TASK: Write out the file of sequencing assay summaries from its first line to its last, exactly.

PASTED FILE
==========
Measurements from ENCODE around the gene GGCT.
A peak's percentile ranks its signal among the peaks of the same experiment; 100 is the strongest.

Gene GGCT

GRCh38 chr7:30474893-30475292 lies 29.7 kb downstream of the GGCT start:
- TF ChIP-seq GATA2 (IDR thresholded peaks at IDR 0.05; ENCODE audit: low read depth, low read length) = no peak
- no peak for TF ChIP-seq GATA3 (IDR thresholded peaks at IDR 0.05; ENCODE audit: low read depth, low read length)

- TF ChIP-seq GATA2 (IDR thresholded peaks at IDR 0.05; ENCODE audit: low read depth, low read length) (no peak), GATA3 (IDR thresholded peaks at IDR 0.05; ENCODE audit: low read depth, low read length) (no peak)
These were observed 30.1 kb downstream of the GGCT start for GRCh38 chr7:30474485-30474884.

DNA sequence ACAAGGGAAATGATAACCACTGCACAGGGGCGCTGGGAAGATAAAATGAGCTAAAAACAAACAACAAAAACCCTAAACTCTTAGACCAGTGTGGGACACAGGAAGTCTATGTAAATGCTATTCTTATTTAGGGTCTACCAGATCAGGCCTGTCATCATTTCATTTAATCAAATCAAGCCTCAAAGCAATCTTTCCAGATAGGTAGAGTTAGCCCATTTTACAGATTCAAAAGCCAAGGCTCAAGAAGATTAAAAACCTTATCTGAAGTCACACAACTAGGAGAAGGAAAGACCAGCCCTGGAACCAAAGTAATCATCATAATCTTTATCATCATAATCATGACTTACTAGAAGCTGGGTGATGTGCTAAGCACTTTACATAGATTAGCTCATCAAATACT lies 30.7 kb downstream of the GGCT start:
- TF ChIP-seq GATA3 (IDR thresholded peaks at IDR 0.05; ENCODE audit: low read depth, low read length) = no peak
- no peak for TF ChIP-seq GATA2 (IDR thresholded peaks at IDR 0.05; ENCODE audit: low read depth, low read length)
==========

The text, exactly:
Measurements from ENCODE around the gene GGCT.
A peak's percentile ranks its signal among the peaks of the same experiment; 100 is the strongest.

Gene GGCT

GRCh38 chr7:30474893-30475292 lies 29.7 kb downstream of the GGCT start:
- TF ChIP-seq GATA2 (IDR thresholded peaks at IDR 0.05; ENCODE audit: low read depth, low read length) = no peak
- no peak for TF ChIP-seq GATA3 (IDR thresholded peaks at IDR 0.05; ENCODE audit: low read depth, low read length)

- TF ChIP-seq GATA2 (IDR thresholded peaks at IDR 0.05; ENCODE audit: low read depth, low read length) (no peak), GATA3 (IDR thresholded peaks at IDR 0.05; ENCODE audit: low read depth, low read length) (no peak)
These were observed 30.1 kb downstream of the GGCT start for GRCh38 chr7:30474485-30474884.

DNA sequence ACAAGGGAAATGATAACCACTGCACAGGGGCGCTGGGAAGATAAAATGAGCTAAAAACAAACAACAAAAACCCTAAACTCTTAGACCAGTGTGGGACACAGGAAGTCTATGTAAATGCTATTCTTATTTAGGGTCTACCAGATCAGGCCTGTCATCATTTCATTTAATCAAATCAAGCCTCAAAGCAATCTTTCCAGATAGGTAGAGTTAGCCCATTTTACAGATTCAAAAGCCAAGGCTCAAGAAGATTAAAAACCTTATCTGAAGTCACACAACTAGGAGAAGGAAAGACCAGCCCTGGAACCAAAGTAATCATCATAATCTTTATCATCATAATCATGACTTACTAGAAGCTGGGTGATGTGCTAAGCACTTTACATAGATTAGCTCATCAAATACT lies 30.7 kb downstream of the GGCT start:
- TF ChIP-seq GATA3 (IDR thresholded peaks at IDR 0.05; ENCODE audit: low read depth, low read length) = no peak
- no peak for TF ChIP-seq GATA2 (IDR thresholded peaks at IDR 0.05; ENCODE audit: low read depth, low read length)